Briseis has a gift: she can grow plants from tiny seeds to rich blooms with a single touch. When Briseis’s aunt dies and wills her a dilapidated estate in rural New York, Bri and her parents decide to leave Brooklyn behind for the summer. Hopefully there, surrounded by plants and flowers, Bri will finally learn to control her gift. But their new home is sinister in ways they could never have imagined–it comes with a specific set of instructions, an old-school apothecary, and a walled garden filled with the deadliest botanicals in the world that can only be entered by those who share Bri’s unique family lineage. When strangers begin to arrive on their doorstep, asking for tinctures and elixirs, Bri learns she has a surprising talent for creating them. One of the visitors is Marie, a mysterious young woman who Bri befriends, only to find that Marie is keeping dark secrets about the history of the estate and its surrounding community. There is more to Bri’s sudden inheritance than she could have imagined, and she is determined to uncover it . . . until a nefarious group comes after her in search of a rare and dangerous immortality elixir. Up against a centuries-old curse and the deadliest plant on earth, Bri must harness her gift to protect herself and her family.
I’ve been ready for this book since I finished Cinderella Is Dead. It didn’t even what it was about. If this author wrote it, I was going to read it. Though, the synopsis did make me even more intrigued. A retelling of the The Secret Garden, about a girl who can make plants blossom and grow with a single touch. But, the gift has a deadly side, and she suddenly inherits a mysterious old house that has strangers randomly showing up. Oh yeah, I was intrigued.
Octavia has only ever had one goal: to follow in the footsteps of her parents and become a prestigious whitecoat, one of the scientists who study the natural wonders of Faloiv. The secrets of the jungle’s exotic plants and animals are protected fiercely in the labs by the Council of N’Terra, so when the rules suddenly change, allowing students inside, Octavia should be overjoyed. But something isn’t right. The newly elected leader of the Council has some extremist views about the way he believes N’Terra should be run, and he’s influencing others to follow him. When Octavia witnesses one of the Faloii—the indigenous people of Faloiv—attacked in front of her in the dark of night, she knows the Council is hiding something. They are living in separate worlds on a shared planet, and their fragile peace may soon turn into an all-out war. With the help of Rondo, a quiet boy in class with a skill for hacking, and her inquisitive best friend, Alma, Octavia is set on a collision course to discover the secrets behind the history she’s been taught, the science she’s lived by, and the truth about her family.
I discovered this book by the cover of the sequel. Yes, I know that’s weird, but sequel cover just has something about it that draws me in. So, of course I wanted to check out the first book. On top of that, one of my friends absolutely raves about this book, and I trust her judgment. And it’s about a girl wanting to follow in her parents footsteps: become a scientist and discover more about the planet she lives on. A planet full of exotic plans and animals. But, people in charge have dangerous ideas about how the world should run. And those ideas turn into dangerous actions. It sounded incredible intriguing and I was eager to see what it was all about!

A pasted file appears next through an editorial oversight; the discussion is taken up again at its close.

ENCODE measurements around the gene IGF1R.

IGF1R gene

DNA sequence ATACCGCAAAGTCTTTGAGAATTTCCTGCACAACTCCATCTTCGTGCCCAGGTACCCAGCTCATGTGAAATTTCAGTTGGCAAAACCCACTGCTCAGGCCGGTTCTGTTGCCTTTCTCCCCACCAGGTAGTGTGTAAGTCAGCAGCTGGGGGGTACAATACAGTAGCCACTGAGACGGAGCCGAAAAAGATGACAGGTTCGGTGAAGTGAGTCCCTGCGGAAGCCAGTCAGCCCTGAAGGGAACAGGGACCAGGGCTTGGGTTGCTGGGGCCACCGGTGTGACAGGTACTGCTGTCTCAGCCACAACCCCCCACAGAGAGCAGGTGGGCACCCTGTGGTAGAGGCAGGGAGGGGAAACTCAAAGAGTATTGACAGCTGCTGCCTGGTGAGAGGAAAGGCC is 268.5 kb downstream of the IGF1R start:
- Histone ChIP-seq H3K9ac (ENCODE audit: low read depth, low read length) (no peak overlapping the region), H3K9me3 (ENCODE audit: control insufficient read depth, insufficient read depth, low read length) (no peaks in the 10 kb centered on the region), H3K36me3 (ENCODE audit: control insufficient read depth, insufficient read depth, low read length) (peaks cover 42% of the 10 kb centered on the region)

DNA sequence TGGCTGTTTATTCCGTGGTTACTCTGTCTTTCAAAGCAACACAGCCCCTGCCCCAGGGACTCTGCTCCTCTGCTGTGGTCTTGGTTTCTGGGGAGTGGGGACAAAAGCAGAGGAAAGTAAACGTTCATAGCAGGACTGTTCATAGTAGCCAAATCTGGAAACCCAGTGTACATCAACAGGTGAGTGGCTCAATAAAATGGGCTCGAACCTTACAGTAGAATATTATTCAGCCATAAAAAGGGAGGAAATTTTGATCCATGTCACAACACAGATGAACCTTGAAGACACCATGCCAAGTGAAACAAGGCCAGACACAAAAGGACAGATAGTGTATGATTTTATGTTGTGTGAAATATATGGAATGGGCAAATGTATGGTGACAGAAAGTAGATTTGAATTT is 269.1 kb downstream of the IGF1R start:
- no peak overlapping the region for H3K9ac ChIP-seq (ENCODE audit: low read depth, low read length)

Ellerie Downing lives in the quiet town of Amity Falls in the Blackspire Mountain range–five narrow peaks stretching into the sky like a grasping hand, bordered by a nearly impenetrable forest from which the early townsfolk fought off the devils in the woods. To this day, visitors are few and rare. But when a supply party goes missing, some worry that the monsters that once stalked the region have returned. As fall turns to winter, more strange activities plague the town. They point to a tribe of devilish and mystical creatures who promise to fulfill the residents’ deepest desires, however grand and impossible, for just a small favor. But their true intentions are much more sinister, and Ellerie finds herself in a race against time before all of Amity Falls, her family, and the boy she loves go up in flames.
After reading and loving House Of Salt And Sorrows, I was really looking forward to anything else this author was going to write. Small Favors seemed like it was going to be extremely different than House, but I have to say, the bright yellow cover for a horror novel is certainty intriguing. And the process of small favors spiraling into something bigger and even deadly? Yes, I definitely wanted to know more. Trigger warnings: burns, vomit, blood
Noah Ramirez thinks he’s an expert on romance. He has to be for his popular blog, the Meet Cute Diary, a collection of trans happily ever afters. There’s just one problem—all the stories are fake. What started as the fantasies of a trans boy afraid to step out of the closet has grown into a beacon of hope for trans readers across the globe. When a troll exposes the blog as fiction, Noah’s world unravels. The only way to save the Diary is to convince everyone that the stories are true, but he doesn’t have any proof. Then Drew walks into Noah’s life, and the pieces fall into place: Drew is willing to fake-date Noah to save the Diary. But when Noah’s feelings grow beyond their staged romance, he realizes that dating in real life isn’t quite the same as finding love on the page.
I mean, I heard this was about a trans boy who runs a trans romance blog who must concoct a fake dating scheme to prove a troll wrong and I was ready to read it. That sounds like an amazing book that sounds right up my alley. Plus, I’m pretty desperate for a trans romcom, and this is a romcom! I wanted to see it what it was all about, because it sounded like it would be amazing. Trigger warnings: anxiety, transphobia, panic attacks
Since high school began, Alison Sanger and Ethan Molloy have competed on almost everything. AP classes, the school paper, community service, it never ends. If Alison could avoid Ethan until graduation, she would. Except, naturally, for two over-achieving seniors with their sights on valedictorian and Harvard, they share all the same classes and extracurriculars. So when their school’s principal assigns them the task of co-planning a previous class’s ten-year reunion, with the promise of a recommendation for Harvard if they do, Ethan and Alison are willing to endure one more activity together if it means beating the other out of the lead. But with all this extra time spent in each other’s company, their rivalry begins to feel closer to friendship. And as tension between them builds, Alison fights the growing realization that the only thing she wants more than winning…is Ethan.